As promised, I’ll blog about Kyoto, so here’s my Kyoto Travel Guide based on my recent visit to Kyoto, Japan to help you plan your trip to Kyoto this 2017.
Kyoto is just as I imagined Japan to be – Japanese wearing their traditional kimono, ancient Japanese wooden temples fringed by Zen gardens and rich culinary tradition. After all, this bountiful district was the center of Japan’s culture for over 1,000 years. But after arriving in its bustling city center where towering buildings and complex train system welcomed me, admittedly, I wanted to find where I can get a glimpse of the “authentic” Japanese culture. But the moment I stepped out of Kyoto city center, I finally saw the reason why I wanted to book a trip here.
I was given the chance to visit Kyoto recently due to a blogger’s trip organized by Cebu Pacific Air. Japan has long been knocking on my door, the same airline gave me tickets a few years back, but I was not able to claim it. Then, a year after, I got another invite from another airline to visit Japan and blog my travel experience, but I never got to use the ticket because I was scared of applying for a Japan tourist visa. Then Cebu Pacific invited us to visit Nagoya, but I wasn’t available. So when the opportunity knocked again for the 4th time, I knew I was destined to visit Japan. So from the Philippines, we flew to Osaka, Japan and we did a side trip to Kyoto. But some of us decided to extend our trip and explore more of Kyoto as well as Nara.
ABOUT KYOTO, JAPAN
Kyoto, the erstwhile imperial capital of Japan from its foundation until the 19th century. Most travelers booking a trip to Osaka, include Kyoto on their itinerary and it is easy to understand why.
Kyoto may not be as colossal as other cities in Japan (although historically it was, until it was bested by Tokyo and Osaka), but it is absolutely soaked in history and traditions. In fact, this traditional Japanese city is peppered with more or less 2,000 sacred temples and shrines including 17 UNESCO World Heritage Sites. Based on anecdotes, during the Heian period, which was coined after Heian-kyo (Capital of Peace), Kyoto prospered under imperial rule. During the early Heain period, it is believed that the capital was modeled after the Chinese City of Xian, but eventually, Japan’s culture started to develop on its own, free from Chinese influences. Unfortunately due to fire, natural disasters and the decline of imperial rule towards the 12th century, coupled with the civil war during the 15th century, many of Kyoto’s buildings were destroyed. It wasn’t until the 16th century, when Japan recovered and became stable under the rule of Nobunaga Oda who ended the Sengoku Period (Warring States period) according to “The History of Japan” by George Samson. This era was followed by the rule of Hideyoshi Toyotomi, a daimyo (powerful Japanese feudal lord), during the Azuchi–Momoyama period, who re-established the central government. Eventually, this period was followed by the usurpation of power by the Tokugawa Shogunate, the last feudal military government of Japan. Tokugawa moved the capital to Edo (present day Tokyo) and Kyoto remained the imperial capital. Though the locals of Kyoto may have been indignant by this move, it saved them from further destruction as Kyoto was spared from the atomic bombings during the World War II, reason why most of its ancient structures are still intact to date. So if you like visiting UNESCO Sites, go book a flight to Osaka and rush to Kyoto, there is a wealth of places there for you to explore.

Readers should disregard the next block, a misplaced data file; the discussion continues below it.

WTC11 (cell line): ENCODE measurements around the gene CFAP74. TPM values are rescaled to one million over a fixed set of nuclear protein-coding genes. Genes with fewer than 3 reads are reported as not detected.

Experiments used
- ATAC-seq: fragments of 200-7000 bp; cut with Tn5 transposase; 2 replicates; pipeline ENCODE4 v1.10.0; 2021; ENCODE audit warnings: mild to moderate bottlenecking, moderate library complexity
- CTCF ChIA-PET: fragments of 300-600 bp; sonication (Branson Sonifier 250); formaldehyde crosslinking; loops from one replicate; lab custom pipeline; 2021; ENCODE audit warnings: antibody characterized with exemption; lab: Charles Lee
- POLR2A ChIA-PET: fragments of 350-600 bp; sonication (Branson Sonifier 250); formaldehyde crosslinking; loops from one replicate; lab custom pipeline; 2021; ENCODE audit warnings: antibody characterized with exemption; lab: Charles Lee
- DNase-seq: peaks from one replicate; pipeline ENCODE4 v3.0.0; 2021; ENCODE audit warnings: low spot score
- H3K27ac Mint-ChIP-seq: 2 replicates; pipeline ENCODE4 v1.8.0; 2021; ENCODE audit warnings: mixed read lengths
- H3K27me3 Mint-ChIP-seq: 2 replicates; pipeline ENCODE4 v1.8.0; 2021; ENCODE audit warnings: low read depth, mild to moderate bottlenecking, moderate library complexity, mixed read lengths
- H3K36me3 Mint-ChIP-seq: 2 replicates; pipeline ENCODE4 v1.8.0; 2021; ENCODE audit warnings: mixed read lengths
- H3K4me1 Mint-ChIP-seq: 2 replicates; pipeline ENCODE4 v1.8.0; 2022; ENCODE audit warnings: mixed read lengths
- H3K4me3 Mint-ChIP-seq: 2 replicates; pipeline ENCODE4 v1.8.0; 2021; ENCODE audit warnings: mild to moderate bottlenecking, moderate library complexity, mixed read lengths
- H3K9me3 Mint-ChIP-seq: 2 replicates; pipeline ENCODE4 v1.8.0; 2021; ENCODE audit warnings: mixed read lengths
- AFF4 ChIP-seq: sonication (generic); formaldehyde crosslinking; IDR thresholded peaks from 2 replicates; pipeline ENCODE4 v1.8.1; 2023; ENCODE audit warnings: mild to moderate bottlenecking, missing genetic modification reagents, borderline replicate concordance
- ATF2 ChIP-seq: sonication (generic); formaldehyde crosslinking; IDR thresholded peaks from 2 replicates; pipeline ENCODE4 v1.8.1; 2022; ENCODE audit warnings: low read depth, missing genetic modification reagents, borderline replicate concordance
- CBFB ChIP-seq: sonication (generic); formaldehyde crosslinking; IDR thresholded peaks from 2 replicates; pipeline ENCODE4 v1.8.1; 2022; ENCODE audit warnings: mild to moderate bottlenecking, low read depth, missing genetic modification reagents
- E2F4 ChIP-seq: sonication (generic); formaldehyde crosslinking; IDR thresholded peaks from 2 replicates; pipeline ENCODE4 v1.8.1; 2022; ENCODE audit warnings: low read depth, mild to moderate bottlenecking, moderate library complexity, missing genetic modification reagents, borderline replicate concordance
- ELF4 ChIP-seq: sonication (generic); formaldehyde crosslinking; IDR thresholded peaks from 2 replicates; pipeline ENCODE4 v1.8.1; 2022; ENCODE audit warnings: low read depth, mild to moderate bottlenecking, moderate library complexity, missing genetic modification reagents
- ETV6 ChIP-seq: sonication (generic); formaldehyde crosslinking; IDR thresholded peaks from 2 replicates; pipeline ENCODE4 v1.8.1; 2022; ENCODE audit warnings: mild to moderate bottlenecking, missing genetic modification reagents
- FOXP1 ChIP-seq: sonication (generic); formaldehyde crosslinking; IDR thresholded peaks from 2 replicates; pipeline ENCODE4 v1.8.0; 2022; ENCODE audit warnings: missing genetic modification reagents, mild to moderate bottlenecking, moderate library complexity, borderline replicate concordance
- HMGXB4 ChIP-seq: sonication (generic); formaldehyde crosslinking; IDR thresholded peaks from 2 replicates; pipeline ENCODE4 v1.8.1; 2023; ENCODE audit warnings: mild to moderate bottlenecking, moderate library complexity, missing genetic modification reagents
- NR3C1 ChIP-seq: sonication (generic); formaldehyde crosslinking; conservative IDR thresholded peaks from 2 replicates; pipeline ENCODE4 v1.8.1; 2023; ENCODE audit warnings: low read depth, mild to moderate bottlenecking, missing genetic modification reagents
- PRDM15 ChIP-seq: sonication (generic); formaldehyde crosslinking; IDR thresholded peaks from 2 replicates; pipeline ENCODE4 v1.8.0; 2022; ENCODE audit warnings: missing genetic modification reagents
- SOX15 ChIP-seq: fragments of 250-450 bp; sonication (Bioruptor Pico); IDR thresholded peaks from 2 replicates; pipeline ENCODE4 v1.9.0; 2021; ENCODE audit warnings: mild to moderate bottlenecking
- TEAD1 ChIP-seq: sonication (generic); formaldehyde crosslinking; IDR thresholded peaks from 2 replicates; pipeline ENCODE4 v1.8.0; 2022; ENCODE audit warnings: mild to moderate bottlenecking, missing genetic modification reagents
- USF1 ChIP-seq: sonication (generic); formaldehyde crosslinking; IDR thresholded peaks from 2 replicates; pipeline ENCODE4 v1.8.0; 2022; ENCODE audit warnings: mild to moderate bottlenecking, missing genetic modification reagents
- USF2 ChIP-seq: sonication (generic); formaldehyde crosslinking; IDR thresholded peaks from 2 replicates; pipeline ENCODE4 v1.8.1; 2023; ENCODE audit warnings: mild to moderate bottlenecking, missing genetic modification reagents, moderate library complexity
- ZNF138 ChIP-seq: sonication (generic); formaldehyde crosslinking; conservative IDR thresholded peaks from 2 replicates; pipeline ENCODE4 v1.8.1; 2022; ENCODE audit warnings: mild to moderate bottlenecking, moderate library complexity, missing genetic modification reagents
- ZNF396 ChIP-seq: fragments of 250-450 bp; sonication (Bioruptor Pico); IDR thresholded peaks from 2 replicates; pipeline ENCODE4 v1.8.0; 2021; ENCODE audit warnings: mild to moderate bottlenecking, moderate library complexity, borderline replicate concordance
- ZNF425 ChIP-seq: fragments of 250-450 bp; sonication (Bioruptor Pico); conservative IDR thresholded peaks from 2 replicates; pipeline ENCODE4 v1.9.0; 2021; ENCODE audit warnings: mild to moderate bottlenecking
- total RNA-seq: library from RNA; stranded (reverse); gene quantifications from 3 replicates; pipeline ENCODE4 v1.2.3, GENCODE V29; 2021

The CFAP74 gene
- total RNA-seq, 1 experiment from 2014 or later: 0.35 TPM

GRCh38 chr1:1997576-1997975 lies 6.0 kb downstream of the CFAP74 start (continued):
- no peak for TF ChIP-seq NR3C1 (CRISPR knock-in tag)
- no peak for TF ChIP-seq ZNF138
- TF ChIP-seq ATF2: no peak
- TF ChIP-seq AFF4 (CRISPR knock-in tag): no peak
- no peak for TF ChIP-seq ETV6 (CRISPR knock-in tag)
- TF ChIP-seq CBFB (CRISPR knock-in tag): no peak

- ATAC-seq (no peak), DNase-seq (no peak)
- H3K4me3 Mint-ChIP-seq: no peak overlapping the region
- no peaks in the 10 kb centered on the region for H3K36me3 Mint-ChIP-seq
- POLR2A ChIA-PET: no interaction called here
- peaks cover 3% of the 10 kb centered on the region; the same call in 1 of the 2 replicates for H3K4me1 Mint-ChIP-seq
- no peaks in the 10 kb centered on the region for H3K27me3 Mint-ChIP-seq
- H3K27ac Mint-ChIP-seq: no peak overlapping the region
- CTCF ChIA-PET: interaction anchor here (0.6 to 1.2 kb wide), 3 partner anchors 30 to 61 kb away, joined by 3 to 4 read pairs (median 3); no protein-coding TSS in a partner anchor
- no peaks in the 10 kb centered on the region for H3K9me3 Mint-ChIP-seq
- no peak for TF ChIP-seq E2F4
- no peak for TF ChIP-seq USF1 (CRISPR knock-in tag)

WHERE IS KYOTO?
So where exactly is Kyoto? Kyoto is a city situated in Kyoto Prefecture in Kansai Region on Honshu Island, Japan. Since Kyoto doesn’t have its own airport, the nearest international airport is Kansai International Airport in Osaka, Japan. If you are planning a trip to Kyoto, might as well include Osaka, Nara, Kobe or Himeji in your travel plan.
KYOTO TRAVEL GUIDE 2017
WHEN IS THE BEST TIME TO VISIT KYOTO, JAPAN?
Just like Osaka, Kyoto is also a year round destination, but spring attracts the most tourists because of the cherry blossom season. This period usually starts around mid-March until cherry blossoms reaches its full bloom roughly 2nd week of April.
But if you are like me who wants to see Kyoto in varied colors, visit around November to December due to the autumn foliage. Not as swamped as spring, but definitely as charming.
If you are living in Southeast Asia and you want to experience snowfall, Japan is one of the nearest countries to tick that off your bucket-list. Winter in Japan starts in December and ends in February.
Nonetheless, whatever season you plan to see Kyoto, you will not get disappointed, because Kyoto parades its allure all season.
MONEY EXCHANGE IN KYOTO